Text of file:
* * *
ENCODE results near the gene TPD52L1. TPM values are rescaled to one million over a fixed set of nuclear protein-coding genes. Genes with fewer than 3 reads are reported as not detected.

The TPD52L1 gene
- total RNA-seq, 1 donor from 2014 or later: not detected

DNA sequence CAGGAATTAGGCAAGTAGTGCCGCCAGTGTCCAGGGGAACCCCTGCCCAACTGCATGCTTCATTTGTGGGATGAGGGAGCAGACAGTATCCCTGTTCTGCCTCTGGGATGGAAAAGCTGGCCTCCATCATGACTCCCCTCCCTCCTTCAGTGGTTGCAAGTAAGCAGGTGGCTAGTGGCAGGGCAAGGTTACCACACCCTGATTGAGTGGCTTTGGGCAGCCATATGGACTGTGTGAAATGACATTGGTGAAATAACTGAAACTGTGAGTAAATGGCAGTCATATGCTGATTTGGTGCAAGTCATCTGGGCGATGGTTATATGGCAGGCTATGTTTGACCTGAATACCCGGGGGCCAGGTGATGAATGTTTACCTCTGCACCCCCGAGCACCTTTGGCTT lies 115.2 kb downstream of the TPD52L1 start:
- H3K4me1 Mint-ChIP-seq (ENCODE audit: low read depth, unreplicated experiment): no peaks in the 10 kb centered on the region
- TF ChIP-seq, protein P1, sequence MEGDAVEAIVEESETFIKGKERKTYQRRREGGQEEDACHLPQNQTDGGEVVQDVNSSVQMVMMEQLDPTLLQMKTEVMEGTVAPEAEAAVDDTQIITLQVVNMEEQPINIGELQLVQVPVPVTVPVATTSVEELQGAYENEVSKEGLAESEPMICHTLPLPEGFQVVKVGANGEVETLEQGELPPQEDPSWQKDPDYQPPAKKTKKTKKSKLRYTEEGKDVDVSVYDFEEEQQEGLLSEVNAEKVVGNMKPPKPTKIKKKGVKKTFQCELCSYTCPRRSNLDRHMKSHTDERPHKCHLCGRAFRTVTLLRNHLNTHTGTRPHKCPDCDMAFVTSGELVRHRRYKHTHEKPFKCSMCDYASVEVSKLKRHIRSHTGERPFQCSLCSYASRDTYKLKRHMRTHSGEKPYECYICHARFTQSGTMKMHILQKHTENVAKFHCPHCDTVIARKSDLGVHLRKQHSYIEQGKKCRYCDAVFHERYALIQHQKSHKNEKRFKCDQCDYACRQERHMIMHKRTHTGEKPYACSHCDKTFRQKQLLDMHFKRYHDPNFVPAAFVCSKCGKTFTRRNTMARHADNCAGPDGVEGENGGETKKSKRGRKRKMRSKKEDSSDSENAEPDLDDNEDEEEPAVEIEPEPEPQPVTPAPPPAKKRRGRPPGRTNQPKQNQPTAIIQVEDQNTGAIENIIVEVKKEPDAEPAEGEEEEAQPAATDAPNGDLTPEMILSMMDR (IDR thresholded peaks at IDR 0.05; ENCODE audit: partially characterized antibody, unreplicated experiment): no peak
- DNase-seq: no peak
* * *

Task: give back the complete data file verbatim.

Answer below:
ENCODE results near the gene TPD52L1. TPM values are rescaled to one million over a fixed set of nuclear protein-coding genes. Genes with fewer than 3 reads are reported as not detected.

The TPD52L1 gene
- total RNA-seq, 1 donor from 2014 or later: not detected

DNA sequence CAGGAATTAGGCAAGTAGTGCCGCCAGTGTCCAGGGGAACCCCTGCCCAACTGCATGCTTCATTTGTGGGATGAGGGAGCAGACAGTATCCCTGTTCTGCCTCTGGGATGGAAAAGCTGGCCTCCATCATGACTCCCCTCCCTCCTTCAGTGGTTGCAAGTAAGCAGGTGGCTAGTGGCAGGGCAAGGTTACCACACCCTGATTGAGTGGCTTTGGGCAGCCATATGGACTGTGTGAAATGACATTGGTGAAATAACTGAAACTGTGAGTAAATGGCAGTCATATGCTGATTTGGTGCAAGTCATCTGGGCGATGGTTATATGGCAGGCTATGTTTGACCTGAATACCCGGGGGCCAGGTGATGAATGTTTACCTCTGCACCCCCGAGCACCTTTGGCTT lies 115.2 kb downstream of the TPD52L1 start:
- H3K4me1 Mint-ChIP-seq (ENCODE audit: low read depth, unreplicated experiment): no peaks in the 10 kb centered on the region
- TF ChIP-seq, protein P1, sequence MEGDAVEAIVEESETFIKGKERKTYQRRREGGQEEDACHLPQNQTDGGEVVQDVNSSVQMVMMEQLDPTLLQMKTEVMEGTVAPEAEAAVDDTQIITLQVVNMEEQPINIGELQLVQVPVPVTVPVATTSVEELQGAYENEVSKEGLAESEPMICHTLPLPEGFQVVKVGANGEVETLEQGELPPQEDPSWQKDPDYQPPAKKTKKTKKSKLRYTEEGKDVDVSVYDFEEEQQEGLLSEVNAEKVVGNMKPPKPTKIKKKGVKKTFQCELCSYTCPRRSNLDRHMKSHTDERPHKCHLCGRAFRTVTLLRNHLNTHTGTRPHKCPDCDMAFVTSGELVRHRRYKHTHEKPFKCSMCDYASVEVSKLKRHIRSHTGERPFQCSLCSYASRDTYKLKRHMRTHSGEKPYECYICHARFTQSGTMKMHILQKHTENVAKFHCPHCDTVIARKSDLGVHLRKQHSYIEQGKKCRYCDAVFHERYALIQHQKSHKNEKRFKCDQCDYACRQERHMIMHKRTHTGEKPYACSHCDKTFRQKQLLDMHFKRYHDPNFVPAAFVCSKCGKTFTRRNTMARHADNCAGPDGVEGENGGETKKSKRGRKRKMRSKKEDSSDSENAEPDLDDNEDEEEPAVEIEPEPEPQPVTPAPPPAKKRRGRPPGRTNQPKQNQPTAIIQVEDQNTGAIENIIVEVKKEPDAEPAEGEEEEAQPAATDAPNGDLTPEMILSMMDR (IDR thresholded peaks at IDR 0.05; ENCODE audit: partially characterized antibody, unreplicated experiment): no peak
- DNase-seq: no peak